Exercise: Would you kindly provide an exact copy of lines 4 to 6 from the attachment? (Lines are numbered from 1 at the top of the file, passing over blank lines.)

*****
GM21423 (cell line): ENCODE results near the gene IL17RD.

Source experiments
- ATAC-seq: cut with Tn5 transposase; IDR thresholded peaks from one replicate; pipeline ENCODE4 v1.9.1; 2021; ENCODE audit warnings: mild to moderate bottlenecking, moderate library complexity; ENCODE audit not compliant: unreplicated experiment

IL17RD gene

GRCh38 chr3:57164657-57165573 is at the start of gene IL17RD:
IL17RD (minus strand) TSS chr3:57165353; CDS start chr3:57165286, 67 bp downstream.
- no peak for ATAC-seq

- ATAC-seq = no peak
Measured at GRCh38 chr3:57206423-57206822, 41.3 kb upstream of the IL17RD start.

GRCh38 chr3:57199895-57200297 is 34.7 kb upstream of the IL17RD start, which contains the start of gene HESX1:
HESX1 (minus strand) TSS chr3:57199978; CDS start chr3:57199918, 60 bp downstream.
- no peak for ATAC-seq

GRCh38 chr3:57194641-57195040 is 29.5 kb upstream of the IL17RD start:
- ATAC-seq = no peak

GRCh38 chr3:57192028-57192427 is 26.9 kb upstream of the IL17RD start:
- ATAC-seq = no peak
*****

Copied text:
IL17RD gene

GRCh38 chr3:57164657-57165573 is at the start of gene IL17RD:
IL17RD (minus strand) TSS chr3:57165353; CDS start chr3:57165286, 67 bp downstream.